image from warposters.com
Daddy, Can You Hear Me?
“We cannot invade America. There would be a rifle
behind every blade of grass.”
--Admiral Isoroku Yamamoto.
As a poet, I have mentioned divers aspects of my
life. I am comfortable with my past laid naked, an
open book, personal fodder for poetic musings.
On paper, legally, I was not a bastard. My mother
was married when I was born. After my mother’s
early death at 39, it was revealed that her first
husband was not my real father. After two more
marriages, I piled up three stepfathers. My real
father remained anonymous for 75 years, like
a bottomless pit in my chest.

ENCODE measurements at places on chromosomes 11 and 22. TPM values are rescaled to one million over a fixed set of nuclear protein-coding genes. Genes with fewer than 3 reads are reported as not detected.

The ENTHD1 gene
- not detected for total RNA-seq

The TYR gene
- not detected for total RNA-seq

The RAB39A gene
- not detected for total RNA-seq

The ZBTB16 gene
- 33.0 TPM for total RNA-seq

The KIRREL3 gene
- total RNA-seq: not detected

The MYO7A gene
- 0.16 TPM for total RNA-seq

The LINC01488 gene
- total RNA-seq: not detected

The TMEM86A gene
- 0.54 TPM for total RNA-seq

On my birthday a year ago, after submitting my
DNA as a lark to Ancestory.com, I was contacted
by a woman who claimed to be related. We met,
and compared our life stories; and shazam, the
aching mystery of who was my father was solved.
There were five sons in her Pellegrino family. My
Father had to be one of her four uncles. The eldest,
Frank, turned out to be my Dad. As a soldier, he met
my mother while passing through Spokane in 1943.
He survived the war, and ironically lived less than 30
miles from me for five decades, until his death in the
90’s. I am 68% Italian, and I now have a new family.
I proudly have a portrait of my father in his paratrooper
uniform hanging over my desk.
My Dad was a war
hero, spending June ’44
fighting in Europe.
Posted over at d'Verse Poets Pub